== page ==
Personification of Representation

 

When I entered the hallowed halls of Corporate America over a decade ago, I always held a vision greater than working a 9-5 or for someone else.

A job for me, was always a bridge to elsewhere, an enabler to go and do what I was passionate about. Having worked since I was 16 years old as everything from a cashier, file clerk, bakery and deli help, and bank teller; to more professional field-based internships in Aerospace and Manufacturing, I was no stranger to getting by until the next opportunity presented itself.

 

 

 


When I entered the hallowed halls of Corporate America over a decade ago, I always held a vision greater than working a 9-5 or for someone else.

A job for me, was always a bridge to elsewhere, an enabler to go and do what I was passionate about. Having worked since I was 16 years old as everything from a cashier, file clerk, bakery and deli help, and bank teller; to more professional field-based internships in Aerospace and Manufacturing, I was no stranger to getting by until the next opportunity presented itself.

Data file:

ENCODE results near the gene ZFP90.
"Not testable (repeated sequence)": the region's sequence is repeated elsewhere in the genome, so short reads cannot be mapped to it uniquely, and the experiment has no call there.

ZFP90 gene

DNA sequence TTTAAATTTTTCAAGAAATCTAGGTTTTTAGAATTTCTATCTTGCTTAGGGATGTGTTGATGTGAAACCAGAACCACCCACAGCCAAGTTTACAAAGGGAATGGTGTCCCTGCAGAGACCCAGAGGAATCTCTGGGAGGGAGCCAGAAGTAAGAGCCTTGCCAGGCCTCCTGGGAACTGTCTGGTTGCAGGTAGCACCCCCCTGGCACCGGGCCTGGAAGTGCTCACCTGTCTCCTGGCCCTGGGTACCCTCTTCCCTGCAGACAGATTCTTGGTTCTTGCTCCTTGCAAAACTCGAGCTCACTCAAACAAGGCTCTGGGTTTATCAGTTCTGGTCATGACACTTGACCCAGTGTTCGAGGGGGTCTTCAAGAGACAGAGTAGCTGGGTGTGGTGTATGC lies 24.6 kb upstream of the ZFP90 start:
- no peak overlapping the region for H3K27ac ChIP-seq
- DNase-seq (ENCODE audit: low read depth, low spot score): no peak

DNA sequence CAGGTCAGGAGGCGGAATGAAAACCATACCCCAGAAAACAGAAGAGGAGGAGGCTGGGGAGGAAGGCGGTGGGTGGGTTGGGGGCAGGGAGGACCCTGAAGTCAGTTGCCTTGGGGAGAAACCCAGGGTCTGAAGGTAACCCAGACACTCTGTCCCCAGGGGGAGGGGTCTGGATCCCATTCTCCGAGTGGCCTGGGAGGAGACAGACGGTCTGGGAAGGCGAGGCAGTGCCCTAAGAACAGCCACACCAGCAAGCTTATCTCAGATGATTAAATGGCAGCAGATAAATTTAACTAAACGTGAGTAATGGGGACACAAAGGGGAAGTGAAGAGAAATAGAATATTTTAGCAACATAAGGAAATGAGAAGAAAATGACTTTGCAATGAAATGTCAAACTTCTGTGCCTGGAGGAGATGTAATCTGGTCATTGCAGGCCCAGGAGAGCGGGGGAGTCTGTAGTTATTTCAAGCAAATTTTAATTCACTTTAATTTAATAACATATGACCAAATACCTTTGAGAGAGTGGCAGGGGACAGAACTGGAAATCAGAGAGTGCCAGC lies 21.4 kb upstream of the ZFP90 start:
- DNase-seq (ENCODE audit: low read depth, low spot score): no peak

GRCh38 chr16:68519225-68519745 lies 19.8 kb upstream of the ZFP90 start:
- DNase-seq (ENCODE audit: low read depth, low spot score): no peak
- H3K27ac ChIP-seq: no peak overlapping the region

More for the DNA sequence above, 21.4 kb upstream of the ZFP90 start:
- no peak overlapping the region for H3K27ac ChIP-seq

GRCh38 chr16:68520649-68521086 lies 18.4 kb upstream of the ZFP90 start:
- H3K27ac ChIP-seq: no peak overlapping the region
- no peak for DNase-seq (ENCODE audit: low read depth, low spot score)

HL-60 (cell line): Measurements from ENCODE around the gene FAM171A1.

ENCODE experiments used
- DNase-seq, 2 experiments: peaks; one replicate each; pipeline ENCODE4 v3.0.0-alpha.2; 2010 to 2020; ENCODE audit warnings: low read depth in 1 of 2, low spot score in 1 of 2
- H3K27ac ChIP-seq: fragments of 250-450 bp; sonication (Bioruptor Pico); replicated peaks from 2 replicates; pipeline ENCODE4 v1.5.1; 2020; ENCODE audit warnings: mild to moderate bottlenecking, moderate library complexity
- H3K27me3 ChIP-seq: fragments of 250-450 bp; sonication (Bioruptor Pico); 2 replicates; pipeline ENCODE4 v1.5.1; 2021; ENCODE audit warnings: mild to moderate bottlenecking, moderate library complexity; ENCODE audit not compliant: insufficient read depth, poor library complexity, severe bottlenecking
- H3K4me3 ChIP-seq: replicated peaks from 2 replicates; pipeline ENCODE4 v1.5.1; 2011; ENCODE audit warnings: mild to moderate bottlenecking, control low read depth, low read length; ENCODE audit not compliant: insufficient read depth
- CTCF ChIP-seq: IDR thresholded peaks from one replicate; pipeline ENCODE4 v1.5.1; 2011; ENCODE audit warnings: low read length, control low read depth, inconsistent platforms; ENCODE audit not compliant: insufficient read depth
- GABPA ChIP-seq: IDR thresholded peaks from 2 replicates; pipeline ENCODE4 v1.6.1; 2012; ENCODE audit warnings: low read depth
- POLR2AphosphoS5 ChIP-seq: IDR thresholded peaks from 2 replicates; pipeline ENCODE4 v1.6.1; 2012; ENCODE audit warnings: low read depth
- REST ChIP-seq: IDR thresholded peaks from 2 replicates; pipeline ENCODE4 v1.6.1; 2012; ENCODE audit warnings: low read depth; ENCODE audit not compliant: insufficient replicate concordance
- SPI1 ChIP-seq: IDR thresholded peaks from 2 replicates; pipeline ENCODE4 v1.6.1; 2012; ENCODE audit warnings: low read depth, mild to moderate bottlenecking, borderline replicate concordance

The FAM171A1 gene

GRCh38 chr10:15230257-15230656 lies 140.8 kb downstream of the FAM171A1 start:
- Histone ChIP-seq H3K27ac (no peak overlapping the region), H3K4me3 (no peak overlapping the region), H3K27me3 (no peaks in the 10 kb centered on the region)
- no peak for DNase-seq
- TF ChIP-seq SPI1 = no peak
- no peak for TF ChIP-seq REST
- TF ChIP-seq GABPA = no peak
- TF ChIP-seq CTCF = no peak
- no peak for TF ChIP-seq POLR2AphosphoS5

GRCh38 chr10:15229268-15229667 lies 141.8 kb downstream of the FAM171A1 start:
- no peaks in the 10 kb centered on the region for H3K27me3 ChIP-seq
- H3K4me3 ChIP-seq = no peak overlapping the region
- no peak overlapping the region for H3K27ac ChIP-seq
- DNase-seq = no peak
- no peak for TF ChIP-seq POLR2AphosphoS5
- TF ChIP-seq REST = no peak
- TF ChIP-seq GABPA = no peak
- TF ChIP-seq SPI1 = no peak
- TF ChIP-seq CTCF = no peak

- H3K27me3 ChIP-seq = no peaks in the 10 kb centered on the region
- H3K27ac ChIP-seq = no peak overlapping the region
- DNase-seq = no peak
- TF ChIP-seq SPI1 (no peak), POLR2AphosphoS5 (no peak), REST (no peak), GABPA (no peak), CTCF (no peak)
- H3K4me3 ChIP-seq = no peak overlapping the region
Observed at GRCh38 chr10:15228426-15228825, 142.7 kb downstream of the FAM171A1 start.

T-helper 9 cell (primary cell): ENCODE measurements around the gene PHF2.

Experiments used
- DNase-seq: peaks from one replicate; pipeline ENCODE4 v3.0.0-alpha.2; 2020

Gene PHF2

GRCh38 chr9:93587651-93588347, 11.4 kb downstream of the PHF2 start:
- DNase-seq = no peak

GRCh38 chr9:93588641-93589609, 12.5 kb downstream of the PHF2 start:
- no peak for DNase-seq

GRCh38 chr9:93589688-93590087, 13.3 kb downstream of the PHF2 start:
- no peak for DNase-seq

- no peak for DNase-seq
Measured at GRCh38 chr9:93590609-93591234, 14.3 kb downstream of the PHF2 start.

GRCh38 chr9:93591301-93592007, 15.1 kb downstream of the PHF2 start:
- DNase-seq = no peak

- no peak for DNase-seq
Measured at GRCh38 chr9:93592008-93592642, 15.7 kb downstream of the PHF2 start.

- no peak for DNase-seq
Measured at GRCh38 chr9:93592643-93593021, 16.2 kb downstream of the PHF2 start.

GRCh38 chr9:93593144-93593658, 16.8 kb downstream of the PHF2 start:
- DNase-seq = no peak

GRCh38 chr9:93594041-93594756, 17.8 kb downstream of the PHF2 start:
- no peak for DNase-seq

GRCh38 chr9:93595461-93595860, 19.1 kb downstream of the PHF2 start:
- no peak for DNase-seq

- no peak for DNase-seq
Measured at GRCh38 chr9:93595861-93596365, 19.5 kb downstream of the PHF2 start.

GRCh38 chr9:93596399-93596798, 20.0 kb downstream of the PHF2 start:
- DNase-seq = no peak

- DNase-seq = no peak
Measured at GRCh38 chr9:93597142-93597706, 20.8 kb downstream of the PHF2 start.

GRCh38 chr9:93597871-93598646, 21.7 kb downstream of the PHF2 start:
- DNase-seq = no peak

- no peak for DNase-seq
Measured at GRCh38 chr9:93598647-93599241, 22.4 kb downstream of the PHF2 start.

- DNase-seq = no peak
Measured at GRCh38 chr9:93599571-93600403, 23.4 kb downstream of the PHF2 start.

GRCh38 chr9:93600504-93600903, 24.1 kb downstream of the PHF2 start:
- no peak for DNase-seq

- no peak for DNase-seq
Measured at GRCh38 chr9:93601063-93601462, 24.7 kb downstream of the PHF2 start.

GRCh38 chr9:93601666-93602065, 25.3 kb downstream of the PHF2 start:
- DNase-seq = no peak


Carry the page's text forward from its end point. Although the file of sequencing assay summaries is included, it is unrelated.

However, the longer I worked a traditional job I found myself more kindred to the idea of a career, where my accomplishments served as a beacon of what could be.  When one tucked their head low, worked long hard hours, and represented what being black and a woman was in a way and in a place where neither was seen for very long. The challenge was intoxicating, because I represented so much more than myself. There was the perceived glory of being successful in a space where many who looked nothing like me failed or came short. And for a while, that was enough.

Then, it wasn’t. One day the expectation of me rising to the occasion for something at it’s core I didn’t care much about—just didn’t seem appealing anymore. The challenges seemed to be obstacles for the sake of, bricks hewn from straw for fiefdom building. I had loved ones and interests I actually cared about, that were going unattended to while I proved myself again and again.

It occurred then, that conquering Corporate America wasn’t in the cards for me. Perhaps existing in this space and time as a leader, a mentor, and peer was enough.  Maybe my being was sufficient to inspire or even convince others that it was possible.  Sometimes you just need to see someone who looks like you, to know that you can.

The legacy that I hope remains from my career, are all the things that will serve me well in entrepreneurship. Being hands on enough as a leader to know what my team is doing, but trusting enough to let them do their jobs. Remaining naïve enough to believe the impossible can be achieved, but rooted enough in reality to know what pitfalls may come. To always remember that I am an example to my team and customers, demonstrating who and what my brand represents: courtesy, innovation, and grit. 

Truly a personification of representation, when given an opportunity.